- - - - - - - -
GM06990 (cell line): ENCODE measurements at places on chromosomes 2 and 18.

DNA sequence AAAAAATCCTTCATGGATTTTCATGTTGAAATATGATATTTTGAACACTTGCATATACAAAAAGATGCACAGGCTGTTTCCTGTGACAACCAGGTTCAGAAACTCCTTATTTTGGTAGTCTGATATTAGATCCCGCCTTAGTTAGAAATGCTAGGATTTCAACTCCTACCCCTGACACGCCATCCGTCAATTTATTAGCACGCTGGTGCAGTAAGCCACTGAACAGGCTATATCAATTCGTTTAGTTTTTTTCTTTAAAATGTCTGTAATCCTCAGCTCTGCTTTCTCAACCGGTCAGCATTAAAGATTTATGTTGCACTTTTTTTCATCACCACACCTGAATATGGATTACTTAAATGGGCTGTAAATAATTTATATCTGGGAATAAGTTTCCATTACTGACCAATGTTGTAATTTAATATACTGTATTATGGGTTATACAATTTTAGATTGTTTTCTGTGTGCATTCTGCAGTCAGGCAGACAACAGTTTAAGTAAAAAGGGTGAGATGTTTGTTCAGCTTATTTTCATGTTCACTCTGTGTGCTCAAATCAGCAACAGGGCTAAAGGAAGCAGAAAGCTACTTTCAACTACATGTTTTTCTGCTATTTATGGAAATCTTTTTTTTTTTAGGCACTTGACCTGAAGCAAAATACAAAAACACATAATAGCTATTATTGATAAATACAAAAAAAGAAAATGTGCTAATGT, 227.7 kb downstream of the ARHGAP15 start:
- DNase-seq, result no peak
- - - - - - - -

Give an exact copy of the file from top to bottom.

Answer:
GM06990 (cell line): ENCODE measurements at places on chromosomes 2 and 18.

DNA sequence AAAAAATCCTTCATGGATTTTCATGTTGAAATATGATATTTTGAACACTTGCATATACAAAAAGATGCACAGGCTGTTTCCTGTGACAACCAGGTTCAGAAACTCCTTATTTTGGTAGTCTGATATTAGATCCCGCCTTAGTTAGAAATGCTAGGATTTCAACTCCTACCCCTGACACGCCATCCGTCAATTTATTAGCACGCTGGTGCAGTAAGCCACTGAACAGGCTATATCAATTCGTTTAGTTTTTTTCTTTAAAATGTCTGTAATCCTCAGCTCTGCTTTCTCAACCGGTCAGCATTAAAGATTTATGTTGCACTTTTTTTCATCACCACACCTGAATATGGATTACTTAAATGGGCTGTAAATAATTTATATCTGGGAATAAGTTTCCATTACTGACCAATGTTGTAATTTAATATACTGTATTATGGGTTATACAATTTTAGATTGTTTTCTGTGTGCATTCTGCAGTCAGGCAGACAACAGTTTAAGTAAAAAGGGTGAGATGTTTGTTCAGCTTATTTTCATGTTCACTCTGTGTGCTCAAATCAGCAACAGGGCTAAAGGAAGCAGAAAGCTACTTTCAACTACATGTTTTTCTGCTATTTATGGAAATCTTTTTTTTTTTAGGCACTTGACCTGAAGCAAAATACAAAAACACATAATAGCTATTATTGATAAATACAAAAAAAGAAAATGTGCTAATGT, 227.7 kb downstream of the ARHGAP15 start:
- DNase-seq, result no peak